I did my undergraduate dissertation on Cosin’s eucharistic theology. Great stuff, but completely and self- consciously within the Reformed mainstream. I would certainly recommend reading his History of Popish Transubstatiation as a demonstration of that, but also Perkins, Beza, Vermigli, Du Moulin and others to see just how rich, biblical and patristic Reformed sacramental theology is (and how the Carolines are particular voices in that school).

          • February 20, 2020 @ 4:25 pm Ben Jefferies

            Hey MIke — I’d love to read your disseration — could you upload it to GoogleDrive or some other file-share and paste the link to this thread? and/or email me? My email is my name, with my middle initial p, all separated by dots, and at so ben.p.jef*********** (explained cryptically, because of bots). In your paper — do you grapple with the “high” language as excerpted in that link I sent? because that would be super helpful for me too.

            Also, do you think there’s anything worth considering in my observation that the 39-A have so many less denials than other Reformed statements, that they intended for the opinions of Andrewes-Overall-Pusey to be accepted even if not “mainstream”?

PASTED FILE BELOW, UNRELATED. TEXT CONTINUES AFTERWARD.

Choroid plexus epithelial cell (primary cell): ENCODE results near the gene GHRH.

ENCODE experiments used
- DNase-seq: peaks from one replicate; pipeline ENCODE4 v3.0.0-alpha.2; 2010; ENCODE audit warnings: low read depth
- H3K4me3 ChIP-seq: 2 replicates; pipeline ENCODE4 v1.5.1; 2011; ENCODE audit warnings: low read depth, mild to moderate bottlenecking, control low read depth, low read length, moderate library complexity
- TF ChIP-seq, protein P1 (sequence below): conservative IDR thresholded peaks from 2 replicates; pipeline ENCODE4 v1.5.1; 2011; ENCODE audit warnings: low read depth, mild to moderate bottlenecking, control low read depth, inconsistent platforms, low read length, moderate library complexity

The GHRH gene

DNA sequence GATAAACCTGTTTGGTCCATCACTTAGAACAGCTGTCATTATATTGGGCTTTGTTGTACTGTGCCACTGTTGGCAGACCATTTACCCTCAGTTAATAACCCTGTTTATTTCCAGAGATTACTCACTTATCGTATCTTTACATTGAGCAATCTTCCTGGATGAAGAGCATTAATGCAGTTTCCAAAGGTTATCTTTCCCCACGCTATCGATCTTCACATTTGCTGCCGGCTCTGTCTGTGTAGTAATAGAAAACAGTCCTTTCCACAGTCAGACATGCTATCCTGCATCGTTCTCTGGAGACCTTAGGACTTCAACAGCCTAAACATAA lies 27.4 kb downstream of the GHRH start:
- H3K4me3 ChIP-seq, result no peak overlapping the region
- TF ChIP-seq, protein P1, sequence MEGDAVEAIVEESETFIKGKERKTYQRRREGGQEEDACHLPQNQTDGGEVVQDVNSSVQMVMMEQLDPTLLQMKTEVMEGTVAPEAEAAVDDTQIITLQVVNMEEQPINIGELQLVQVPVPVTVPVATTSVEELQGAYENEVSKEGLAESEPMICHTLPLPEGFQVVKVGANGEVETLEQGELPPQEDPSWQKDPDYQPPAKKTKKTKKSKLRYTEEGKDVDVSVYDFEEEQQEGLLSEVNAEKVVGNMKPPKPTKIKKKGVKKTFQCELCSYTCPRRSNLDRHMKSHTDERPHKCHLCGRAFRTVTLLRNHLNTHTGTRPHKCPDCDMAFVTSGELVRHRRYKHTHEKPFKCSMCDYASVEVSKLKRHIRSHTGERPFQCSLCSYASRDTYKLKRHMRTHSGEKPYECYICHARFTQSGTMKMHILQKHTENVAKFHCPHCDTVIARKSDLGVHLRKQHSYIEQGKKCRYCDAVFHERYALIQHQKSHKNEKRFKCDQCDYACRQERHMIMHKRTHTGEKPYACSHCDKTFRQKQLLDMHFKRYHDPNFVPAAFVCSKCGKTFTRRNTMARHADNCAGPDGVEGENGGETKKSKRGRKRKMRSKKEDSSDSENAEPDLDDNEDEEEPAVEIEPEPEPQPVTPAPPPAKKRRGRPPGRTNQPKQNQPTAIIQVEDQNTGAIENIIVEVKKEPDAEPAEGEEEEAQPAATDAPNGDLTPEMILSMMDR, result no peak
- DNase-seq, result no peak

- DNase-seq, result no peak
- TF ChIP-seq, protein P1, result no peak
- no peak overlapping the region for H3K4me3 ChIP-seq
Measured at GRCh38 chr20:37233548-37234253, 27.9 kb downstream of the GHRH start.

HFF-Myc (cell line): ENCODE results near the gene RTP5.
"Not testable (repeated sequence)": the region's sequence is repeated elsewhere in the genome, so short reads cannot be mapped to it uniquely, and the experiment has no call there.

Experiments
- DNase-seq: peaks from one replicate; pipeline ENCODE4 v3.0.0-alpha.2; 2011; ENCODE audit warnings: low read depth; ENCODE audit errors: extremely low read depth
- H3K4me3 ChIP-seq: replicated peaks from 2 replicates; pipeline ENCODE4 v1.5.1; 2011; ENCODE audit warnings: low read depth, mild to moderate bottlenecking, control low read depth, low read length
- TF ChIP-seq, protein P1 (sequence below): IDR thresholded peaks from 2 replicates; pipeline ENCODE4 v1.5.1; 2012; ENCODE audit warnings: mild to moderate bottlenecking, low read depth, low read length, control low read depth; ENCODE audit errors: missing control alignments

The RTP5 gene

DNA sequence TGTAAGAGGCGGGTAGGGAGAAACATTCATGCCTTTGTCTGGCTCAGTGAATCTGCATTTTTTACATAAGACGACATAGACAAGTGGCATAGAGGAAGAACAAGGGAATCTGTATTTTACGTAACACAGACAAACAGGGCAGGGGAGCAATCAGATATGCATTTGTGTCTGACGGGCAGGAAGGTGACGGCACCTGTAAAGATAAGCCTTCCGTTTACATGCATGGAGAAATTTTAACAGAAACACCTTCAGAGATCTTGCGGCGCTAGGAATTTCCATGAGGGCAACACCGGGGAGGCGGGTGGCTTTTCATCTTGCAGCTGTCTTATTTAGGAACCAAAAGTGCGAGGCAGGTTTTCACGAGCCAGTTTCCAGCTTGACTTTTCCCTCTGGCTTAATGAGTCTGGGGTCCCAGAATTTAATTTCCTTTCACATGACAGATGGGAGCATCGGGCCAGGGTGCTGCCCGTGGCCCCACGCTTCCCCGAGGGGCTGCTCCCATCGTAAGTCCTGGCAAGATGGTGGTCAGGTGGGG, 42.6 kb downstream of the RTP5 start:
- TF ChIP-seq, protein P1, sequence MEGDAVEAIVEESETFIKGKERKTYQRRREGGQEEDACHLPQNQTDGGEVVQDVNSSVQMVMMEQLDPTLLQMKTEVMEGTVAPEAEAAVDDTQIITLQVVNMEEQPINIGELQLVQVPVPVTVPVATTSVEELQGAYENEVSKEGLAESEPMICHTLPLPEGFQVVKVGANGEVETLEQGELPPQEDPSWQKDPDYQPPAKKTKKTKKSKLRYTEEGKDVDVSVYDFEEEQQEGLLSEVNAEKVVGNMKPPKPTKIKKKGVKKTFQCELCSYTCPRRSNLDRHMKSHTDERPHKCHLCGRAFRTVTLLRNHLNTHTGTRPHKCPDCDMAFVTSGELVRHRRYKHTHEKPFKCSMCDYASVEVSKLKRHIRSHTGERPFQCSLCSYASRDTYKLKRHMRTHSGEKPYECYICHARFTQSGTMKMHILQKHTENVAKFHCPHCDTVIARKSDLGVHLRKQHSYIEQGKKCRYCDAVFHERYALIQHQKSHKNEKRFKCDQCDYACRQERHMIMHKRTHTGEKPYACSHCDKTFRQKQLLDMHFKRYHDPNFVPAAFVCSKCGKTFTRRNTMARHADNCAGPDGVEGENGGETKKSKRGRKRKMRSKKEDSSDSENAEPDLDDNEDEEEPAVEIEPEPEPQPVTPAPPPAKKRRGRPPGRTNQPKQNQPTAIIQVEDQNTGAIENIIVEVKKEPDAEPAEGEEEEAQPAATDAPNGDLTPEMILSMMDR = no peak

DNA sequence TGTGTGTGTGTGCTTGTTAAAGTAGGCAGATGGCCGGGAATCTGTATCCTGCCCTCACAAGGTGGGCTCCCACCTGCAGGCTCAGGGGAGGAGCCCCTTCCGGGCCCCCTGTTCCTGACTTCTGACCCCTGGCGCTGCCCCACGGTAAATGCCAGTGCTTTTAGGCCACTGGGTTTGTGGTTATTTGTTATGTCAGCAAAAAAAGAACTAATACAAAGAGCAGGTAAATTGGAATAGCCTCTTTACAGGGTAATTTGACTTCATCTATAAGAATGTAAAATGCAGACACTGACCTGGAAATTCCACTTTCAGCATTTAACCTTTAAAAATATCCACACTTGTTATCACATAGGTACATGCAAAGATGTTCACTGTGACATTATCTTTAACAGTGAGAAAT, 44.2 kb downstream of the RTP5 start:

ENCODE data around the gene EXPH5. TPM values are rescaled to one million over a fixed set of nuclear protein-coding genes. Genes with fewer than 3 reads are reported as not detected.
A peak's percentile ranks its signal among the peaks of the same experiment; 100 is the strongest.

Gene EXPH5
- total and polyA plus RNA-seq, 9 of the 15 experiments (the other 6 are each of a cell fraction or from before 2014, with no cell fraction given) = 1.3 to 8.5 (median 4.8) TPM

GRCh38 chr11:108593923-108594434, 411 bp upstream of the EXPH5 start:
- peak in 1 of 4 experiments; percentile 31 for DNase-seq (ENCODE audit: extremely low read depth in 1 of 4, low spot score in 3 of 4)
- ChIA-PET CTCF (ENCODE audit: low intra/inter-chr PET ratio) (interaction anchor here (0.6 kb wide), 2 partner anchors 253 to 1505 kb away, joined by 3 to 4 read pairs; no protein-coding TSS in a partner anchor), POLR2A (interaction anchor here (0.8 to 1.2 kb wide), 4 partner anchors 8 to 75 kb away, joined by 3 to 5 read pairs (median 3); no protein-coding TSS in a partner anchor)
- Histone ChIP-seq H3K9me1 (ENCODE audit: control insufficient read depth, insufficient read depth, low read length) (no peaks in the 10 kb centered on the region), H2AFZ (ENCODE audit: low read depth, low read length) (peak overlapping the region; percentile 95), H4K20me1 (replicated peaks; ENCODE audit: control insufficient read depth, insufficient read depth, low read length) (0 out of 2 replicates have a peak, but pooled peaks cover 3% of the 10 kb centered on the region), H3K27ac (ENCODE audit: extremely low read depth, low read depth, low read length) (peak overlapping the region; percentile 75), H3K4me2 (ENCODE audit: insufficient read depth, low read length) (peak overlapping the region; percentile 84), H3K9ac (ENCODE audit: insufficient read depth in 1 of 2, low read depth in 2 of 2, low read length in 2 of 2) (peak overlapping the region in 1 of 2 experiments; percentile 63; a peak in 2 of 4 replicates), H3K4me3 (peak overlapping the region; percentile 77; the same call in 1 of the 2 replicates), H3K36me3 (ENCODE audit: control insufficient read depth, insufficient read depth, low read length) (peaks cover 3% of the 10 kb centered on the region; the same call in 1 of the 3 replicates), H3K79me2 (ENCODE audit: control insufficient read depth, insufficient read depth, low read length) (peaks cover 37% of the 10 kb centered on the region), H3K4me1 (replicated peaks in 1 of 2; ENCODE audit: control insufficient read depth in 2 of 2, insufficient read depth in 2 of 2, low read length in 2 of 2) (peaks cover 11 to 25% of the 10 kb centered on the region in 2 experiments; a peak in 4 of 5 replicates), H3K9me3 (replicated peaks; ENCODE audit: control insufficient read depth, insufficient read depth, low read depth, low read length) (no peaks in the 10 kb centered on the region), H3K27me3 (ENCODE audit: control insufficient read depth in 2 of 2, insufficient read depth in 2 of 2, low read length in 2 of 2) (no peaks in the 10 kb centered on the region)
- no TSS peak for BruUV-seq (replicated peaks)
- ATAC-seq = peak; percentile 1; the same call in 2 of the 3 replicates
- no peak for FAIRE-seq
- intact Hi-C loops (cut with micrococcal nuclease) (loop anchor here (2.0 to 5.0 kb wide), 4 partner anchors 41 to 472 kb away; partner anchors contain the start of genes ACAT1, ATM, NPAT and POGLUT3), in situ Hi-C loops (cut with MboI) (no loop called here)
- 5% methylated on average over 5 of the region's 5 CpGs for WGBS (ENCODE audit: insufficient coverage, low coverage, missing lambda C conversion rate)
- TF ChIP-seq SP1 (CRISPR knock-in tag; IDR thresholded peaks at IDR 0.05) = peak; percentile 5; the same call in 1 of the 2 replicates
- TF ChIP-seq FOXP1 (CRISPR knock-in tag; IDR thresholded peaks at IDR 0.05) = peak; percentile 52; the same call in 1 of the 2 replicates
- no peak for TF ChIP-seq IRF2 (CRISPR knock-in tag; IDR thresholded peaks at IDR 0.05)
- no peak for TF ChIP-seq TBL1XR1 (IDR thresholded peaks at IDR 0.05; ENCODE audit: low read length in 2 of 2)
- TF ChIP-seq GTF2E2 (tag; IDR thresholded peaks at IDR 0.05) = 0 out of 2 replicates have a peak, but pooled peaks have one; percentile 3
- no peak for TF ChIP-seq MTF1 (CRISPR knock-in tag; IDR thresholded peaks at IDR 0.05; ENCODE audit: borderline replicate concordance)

3. February 14, 2020 @ 5:09 pm Preston Hill

    Remarkable. I couldn’t agree more: Calvin’s Eucharistic theology is certainly in line with this assessment, and is much more Catholic than most might suppose. Anglicanism certainly is Reformed, and it helps to understand the fact that Reformed theology itself is far more nuanced and more Catholic than has been considered in modern opinion. Thanks so much for a fabulously illuminating article, especially the deep historical analysis.


  4. February 24, 2020 @ 8:03 am Rev. Dennis Washburn

    Great article by Bishop Robinson! Obviously, one can debate some historical or theological details (as the long string of comments shows), but such debates should not obscure the important and soundly Anglican contribution that the article makes.


  5. February 22, 2022 @ 9:32 pm Wesley Mcgranor

    What a bunch of deconstruction and revisionism wrapped in some academics dissertation of theoretical apostolic succession.